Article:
If you’ve ever owned a bike before, you’ll know how sad it can be to see your once-gorgeous looking bike turn into something rusty and old looking. Even a little patch of rust can randomly show up, creating some cause for concern.
Rust on bikes can be caused by many things, ranging from condensation during storage to your own sweat during rides!
Thankfully, most bike rust is simply superficial surface rust, and getting rid of rust from a bike isn’t as tricky as some might think. There is lots of bike maintenance you could do, and keeping the frame and components free of rust should be a regular, quick task on your checklist. It is possible to invest a lot of money into your bike, especially today’s road bikes, so you want it to look good and keep its value in case you ever decide to resell it. So, how should you go about removing rust from your bike?
There are actually many things you can find and use in a common household that will help you remove the rust. Let’s get into them.
Above All Else: Don’t Hurt the Bike!
It should go without saying, but take great care not to damage the frame or components of your bike. Removing a little surface rust is not worth scratching or compromising the bike’s finish. Be gentle, use any products only as directed, and think twice around trying to scrape or sand any rust off with a hard metal edge, unless you are prepared to do touch-up paint as well.
On Chains, Just Use Bike Chain Oil
If the rust you are concerned about is just on your chain, first try giving it a good oiling with a bike chain lube. (We give you several good options here). The combination of chain oil, a little wiping with a rag, and then some riding can off be enough to wear off the start of some surface rust.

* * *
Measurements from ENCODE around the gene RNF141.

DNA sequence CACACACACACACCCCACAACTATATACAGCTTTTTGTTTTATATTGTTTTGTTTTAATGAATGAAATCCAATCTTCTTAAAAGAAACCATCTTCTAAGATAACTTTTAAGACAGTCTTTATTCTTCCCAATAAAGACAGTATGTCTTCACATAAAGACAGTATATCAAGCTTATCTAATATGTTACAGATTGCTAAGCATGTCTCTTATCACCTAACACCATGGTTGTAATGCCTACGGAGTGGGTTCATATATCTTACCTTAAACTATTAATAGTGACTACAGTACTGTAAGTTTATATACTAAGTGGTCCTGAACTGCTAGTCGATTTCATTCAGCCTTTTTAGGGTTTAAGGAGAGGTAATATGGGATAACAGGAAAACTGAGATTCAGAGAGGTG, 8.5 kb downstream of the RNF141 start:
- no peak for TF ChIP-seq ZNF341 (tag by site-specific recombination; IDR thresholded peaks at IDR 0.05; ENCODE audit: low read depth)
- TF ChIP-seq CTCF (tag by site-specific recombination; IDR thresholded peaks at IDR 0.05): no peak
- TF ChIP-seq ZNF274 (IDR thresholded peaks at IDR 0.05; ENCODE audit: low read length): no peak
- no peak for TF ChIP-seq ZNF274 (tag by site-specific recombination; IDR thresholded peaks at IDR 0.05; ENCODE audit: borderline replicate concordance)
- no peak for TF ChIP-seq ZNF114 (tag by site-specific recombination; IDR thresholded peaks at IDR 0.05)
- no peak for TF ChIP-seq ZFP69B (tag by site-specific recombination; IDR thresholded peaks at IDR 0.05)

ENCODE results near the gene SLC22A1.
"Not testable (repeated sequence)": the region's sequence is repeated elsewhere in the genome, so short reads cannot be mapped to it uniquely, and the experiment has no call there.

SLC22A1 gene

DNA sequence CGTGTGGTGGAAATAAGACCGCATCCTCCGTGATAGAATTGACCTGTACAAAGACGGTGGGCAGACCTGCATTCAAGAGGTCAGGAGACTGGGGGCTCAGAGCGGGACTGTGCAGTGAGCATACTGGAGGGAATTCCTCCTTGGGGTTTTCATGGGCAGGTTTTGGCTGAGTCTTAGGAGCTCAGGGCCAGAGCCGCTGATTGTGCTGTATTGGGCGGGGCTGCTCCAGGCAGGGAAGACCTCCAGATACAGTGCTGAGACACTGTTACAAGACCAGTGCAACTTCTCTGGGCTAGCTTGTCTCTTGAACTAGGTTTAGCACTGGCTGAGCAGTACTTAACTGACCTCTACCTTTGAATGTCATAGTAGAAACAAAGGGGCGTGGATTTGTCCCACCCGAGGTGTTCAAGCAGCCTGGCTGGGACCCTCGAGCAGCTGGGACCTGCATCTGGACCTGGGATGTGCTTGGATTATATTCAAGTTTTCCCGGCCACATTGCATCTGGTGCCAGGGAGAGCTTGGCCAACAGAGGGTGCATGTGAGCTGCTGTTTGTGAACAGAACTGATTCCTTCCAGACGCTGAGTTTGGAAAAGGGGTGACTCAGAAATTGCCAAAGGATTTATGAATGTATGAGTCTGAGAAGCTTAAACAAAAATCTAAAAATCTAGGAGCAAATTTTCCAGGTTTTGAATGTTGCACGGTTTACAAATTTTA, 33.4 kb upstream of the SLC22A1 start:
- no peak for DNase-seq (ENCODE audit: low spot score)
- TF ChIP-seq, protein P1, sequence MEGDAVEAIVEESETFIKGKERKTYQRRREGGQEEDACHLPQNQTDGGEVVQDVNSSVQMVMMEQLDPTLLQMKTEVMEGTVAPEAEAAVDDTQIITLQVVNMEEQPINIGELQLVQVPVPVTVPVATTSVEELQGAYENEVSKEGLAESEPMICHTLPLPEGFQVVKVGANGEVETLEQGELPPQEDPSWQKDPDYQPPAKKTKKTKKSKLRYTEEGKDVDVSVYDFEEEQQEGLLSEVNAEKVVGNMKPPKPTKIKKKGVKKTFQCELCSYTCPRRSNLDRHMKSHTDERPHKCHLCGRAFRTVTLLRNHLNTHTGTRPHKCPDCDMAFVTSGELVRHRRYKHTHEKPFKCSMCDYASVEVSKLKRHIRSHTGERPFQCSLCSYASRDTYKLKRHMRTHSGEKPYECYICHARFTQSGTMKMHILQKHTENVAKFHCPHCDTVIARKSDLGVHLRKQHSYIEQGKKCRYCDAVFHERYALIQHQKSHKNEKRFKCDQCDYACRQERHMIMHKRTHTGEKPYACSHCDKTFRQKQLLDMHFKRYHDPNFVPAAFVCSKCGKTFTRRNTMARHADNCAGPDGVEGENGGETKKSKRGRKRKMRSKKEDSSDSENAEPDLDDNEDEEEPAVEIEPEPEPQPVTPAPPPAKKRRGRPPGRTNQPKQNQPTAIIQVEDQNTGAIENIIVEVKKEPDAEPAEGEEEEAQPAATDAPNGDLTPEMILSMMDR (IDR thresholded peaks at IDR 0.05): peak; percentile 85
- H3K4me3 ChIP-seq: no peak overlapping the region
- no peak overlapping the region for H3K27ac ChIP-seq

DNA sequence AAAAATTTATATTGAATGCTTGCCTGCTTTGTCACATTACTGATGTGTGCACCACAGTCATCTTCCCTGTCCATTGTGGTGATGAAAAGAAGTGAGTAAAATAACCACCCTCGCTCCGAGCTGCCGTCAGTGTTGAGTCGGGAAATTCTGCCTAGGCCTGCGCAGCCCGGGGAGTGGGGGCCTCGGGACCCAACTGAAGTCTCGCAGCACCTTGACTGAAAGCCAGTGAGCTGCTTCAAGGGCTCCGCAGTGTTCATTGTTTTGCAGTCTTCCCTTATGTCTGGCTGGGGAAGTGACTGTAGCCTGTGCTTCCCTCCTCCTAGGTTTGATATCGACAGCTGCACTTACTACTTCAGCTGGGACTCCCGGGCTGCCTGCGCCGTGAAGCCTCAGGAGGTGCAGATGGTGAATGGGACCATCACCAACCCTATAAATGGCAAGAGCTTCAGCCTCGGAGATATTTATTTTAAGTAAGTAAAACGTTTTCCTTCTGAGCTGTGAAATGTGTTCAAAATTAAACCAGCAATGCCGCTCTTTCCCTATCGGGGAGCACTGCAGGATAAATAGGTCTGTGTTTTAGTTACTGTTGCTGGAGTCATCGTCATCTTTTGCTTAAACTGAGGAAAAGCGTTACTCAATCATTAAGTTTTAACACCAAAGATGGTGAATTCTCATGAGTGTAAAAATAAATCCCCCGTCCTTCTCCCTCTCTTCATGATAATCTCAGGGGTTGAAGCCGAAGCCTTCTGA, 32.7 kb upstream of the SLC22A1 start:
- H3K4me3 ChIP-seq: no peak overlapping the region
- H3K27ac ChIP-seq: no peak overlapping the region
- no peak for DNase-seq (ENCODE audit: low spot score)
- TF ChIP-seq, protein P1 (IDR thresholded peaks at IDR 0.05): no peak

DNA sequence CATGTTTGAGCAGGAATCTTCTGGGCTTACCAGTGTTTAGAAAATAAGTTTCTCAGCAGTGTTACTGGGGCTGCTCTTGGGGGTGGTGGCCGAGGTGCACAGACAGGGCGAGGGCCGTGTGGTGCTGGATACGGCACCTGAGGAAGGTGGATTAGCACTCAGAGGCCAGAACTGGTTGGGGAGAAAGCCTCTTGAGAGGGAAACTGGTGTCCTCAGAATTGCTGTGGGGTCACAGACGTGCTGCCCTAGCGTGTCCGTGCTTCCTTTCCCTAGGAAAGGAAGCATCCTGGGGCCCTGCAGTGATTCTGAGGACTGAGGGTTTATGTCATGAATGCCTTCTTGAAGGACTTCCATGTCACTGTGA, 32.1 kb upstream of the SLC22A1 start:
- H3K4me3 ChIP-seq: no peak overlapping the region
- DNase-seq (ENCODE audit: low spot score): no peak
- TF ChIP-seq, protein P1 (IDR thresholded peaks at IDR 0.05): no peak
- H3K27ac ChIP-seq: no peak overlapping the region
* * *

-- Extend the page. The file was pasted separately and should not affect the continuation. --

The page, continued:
The trick to oiling your chain is to be patient and put a drop on each link, followed by a wiping motion with a cloth. Do that on the entire chain, it will take some time. Many people think that the way to oil a chain is to just squirt oil all over it and then ride. The trick is to keep the chain lubed but not soaked, so you need to be a bit detailed.
There are also some chain lube options that are not as oily, but more of a paste or wax. These are good options for when you need to work indoors because you won’t have oily drips to contend with. We summarize bike chain pastes and wax in the same lube article.
Try this first if you have chain rust, and there is a good chance it will take care of the problem.
WD-40 for Bike Chains
WD-40 is truly a multi-purpose chemical, and we find it does well on bikes that have accumulated some rust. We always have it ready as an option, especially if working on a chain that needs some real TLC.
There are a couple schools of thought on WD-40 for bike chains, though. Some swear by it, others don’t like it.
The thing to keep in mind about WD-40 is that it is more of a cleaner, and not so much of a lubricant. So, it works great if you need to get some rust off of metal parts, especially if you are dealing mainly with surface rust. Just know that if you use it, perhaps on a chain, you will still want to lube the chain afterward with more of a classic chain lube or oil.
It’s not gonna hurt your bike chain. It just might not lubricate it for very many miles.
The home-based method to remove rust from your bike is by using baking soda. Baking soda is perhaps the best way to remove rust from bikes because if done right, it is a mild cleaner and won’t damage anything. Baking soda works effectively on rust by forcing it to fade away quickly. Over time, your bike should return to its original condition if you use this method periodically. Here’s how you should use baking soda for minor and severe rust on your bike:
- Mixing Baking Soda and Water
- Grab and mix an equal amount of both baking soda and water in a bowl. There is no set amount you should use, eyeballing it should be fine. If your bike is heavily covered in rust, add a little more baking soda than water.